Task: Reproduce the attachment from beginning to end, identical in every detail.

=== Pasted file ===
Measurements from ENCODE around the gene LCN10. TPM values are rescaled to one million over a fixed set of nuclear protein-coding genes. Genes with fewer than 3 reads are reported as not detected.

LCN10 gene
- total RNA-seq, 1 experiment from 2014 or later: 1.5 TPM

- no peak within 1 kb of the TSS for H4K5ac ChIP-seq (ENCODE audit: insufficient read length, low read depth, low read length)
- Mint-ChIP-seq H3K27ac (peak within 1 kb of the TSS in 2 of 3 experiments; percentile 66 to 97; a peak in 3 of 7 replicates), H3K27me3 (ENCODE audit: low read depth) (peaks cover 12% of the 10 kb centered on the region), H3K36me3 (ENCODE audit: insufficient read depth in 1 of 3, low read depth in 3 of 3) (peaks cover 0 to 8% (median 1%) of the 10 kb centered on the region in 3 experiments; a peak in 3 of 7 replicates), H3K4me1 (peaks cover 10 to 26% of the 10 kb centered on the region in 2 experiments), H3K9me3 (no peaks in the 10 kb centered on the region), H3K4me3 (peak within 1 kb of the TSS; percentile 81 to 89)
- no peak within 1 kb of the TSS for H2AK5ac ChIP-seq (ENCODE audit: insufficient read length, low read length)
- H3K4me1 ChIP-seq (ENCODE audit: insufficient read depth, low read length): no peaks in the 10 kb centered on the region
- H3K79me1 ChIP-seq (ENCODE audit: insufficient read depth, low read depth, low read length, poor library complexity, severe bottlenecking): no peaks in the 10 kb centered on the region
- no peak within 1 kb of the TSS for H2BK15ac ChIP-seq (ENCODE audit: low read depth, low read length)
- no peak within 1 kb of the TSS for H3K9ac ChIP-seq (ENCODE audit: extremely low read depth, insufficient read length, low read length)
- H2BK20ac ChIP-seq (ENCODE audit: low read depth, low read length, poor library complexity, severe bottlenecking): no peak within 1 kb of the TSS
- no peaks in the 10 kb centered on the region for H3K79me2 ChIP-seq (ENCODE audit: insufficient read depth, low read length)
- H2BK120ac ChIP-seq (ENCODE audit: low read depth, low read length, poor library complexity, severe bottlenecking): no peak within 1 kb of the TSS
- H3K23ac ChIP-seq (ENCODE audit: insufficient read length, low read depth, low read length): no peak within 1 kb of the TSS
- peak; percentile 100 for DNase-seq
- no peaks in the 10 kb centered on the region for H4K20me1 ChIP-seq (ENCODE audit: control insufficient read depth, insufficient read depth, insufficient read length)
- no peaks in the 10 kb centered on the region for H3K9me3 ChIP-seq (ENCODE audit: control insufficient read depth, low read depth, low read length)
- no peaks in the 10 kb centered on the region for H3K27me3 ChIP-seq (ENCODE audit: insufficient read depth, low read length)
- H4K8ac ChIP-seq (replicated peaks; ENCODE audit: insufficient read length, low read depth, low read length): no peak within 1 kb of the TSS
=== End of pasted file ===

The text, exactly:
Measurements from ENCODE around the gene LCN10. TPM values are rescaled to one million over a fixed set of nuclear protein-coding genes. Genes with fewer than 3 reads are reported as not detected.

LCN10 gene
- total RNA-seq, 1 experiment from 2014 or later: 1.5 TPM

- no peak within 1 kb of the TSS for H4K5ac ChIP-seq (ENCODE audit: insufficient read length, low read depth, low read length)
- Mint-ChIP-seq H3K27ac (peak within 1 kb of the TSS in 2 of 3 experiments; percentile 66 to 97; a peak in 3 of 7 replicates), H3K27me3 (ENCODE audit: low read depth) (peaks cover 12% of the 10 kb centered on the region), H3K36me3 (ENCODE audit: insufficient read depth in 1 of 3, low read depth in 3 of 3) (peaks cover 0 to 8% (median 1%) of the 10 kb centered on the region in 3 experiments; a peak in 3 of 7 replicates), H3K4me1 (peaks cover 10 to 26% of the 10 kb centered on the region in 2 experiments), H3K9me3 (no peaks in the 10 kb centered on the region), H3K4me3 (peak within 1 kb of the TSS; percentile 81 to 89)
- no peak within 1 kb of the TSS for H2AK5ac ChIP-seq (ENCODE audit: insufficient read length, low read length)
- H3K4me1 ChIP-seq (ENCODE audit: insufficient read depth, low read length): no peaks in the 10 kb centered on the region
- H3K79me1 ChIP-seq (ENCODE audit: insufficient read depth, low read depth, low read length, poor library complexity, severe bottlenecking): no peaks in the 10 kb centered on the region
- no peak within 1 kb of the TSS for H2BK15ac ChIP-seq (ENCODE audit: low read depth, low read length)
- no peak within 1 kb of the TSS for H3K9ac ChIP-seq (ENCODE audit: extremely low read depth, insufficient read length, low read length)
- H2BK20ac ChIP-seq (ENCODE audit: low read depth, low read length, poor library complexity, severe bottlenecking): no peak within 1 kb of the TSS
- no peaks in the 10 kb centered on the region for H3K79me2 ChIP-seq (ENCODE audit: insufficient read depth, low read length)
- H2BK120ac ChIP-seq (ENCODE audit: low read depth, low read length, poor library complexity, severe bottlenecking): no peak within 1 kb of the TSS
- H3K23ac ChIP-seq (ENCODE audit: insufficient read length, low read depth, low read length): no peak within 1 kb of the TSS
- peak; percentile 100 for DNase-seq
- no peaks in the 10 kb centered on the region for H4K20me1 ChIP-seq (ENCODE audit: control insufficient read depth, insufficient read depth, insufficient read length)
- no peaks in the 10 kb centered on the region for H3K9me3 ChIP-seq (ENCODE audit: control insufficient read depth, low read depth, low read length)
- no peaks in the 10 kb centered on the region for H3K27me3 ChIP-seq (ENCODE audit: insufficient read depth, low read length)
- H4K8ac ChIP-seq (replicated peaks; ENCODE audit: insufficient read length, low read depth, low read length): no peak within 1 kb of the TSS